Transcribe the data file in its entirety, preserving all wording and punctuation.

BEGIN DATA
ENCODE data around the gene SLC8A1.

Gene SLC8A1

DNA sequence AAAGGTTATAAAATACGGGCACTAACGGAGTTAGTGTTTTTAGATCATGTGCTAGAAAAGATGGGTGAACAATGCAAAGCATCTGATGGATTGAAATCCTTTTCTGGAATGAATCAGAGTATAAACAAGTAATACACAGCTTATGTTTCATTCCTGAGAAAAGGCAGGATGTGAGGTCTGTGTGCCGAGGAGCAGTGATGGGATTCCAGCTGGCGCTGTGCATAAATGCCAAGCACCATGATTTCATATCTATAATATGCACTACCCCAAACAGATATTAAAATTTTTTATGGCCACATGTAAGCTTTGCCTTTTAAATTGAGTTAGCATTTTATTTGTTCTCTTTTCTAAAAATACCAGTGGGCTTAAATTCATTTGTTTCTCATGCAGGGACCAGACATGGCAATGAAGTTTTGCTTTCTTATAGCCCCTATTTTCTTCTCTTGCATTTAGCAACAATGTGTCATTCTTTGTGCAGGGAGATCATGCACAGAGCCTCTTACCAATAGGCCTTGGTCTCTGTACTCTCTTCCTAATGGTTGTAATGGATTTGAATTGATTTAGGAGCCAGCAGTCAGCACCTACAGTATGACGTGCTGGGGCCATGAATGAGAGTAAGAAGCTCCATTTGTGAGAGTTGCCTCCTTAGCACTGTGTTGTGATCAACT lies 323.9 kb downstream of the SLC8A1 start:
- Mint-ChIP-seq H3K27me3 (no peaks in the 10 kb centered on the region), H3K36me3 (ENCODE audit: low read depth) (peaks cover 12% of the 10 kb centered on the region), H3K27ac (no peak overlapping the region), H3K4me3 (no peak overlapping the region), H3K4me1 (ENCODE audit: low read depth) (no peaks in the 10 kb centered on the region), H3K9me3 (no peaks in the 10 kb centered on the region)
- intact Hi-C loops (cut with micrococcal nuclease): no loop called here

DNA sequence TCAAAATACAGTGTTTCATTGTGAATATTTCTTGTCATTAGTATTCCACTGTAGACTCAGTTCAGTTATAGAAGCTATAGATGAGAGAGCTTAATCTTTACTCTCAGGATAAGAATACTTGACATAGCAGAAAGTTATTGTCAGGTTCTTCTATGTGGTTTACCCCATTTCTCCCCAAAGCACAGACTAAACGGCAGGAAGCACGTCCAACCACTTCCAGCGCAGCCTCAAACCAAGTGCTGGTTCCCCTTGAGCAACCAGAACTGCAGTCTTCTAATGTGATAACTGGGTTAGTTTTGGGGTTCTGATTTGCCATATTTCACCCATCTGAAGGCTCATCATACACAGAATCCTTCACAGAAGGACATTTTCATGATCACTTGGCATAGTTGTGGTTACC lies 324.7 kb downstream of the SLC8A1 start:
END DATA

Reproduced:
ENCODE data around the gene SLC8A1.

Gene SLC8A1

DNA sequence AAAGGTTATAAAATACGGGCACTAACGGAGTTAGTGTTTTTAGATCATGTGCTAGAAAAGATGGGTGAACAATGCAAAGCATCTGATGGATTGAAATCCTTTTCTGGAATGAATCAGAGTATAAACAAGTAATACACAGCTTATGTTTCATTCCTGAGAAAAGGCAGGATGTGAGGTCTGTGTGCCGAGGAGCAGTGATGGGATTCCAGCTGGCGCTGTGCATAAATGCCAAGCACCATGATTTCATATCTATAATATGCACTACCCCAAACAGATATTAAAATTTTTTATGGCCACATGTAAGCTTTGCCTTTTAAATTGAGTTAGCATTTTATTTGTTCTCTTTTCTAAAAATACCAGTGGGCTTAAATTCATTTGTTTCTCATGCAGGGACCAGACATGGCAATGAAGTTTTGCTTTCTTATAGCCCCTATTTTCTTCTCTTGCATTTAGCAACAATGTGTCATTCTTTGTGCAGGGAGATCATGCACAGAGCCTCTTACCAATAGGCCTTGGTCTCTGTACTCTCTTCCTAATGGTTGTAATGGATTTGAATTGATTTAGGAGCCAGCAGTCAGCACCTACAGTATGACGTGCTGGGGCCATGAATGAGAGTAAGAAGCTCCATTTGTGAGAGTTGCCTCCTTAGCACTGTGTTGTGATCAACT lies 323.9 kb downstream of the SLC8A1 start:
- Mint-ChIP-seq H3K27me3 (no peaks in the 10 kb centered on the region), H3K36me3 (ENCODE audit: low read depth) (peaks cover 12% of the 10 kb centered on the region), H3K27ac (no peak overlapping the region), H3K4me3 (no peak overlapping the region), H3K4me1 (ENCODE audit: low read depth) (no peaks in the 10 kb centered on the region), H3K9me3 (no peaks in the 10 kb centered on the region)
- intact Hi-C loops (cut with micrococcal nuclease): no loop called here

DNA sequence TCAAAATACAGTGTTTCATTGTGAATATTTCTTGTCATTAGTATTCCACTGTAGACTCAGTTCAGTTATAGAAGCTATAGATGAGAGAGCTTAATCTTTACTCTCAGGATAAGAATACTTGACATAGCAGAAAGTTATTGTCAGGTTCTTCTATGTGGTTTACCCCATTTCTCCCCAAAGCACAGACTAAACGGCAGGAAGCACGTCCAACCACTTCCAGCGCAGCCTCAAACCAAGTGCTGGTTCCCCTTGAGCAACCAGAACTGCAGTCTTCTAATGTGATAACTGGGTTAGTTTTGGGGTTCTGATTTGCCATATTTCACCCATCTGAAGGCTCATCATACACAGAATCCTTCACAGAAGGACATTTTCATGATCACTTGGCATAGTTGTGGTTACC lies 324.7 kb downstream of the SLC8A1 start: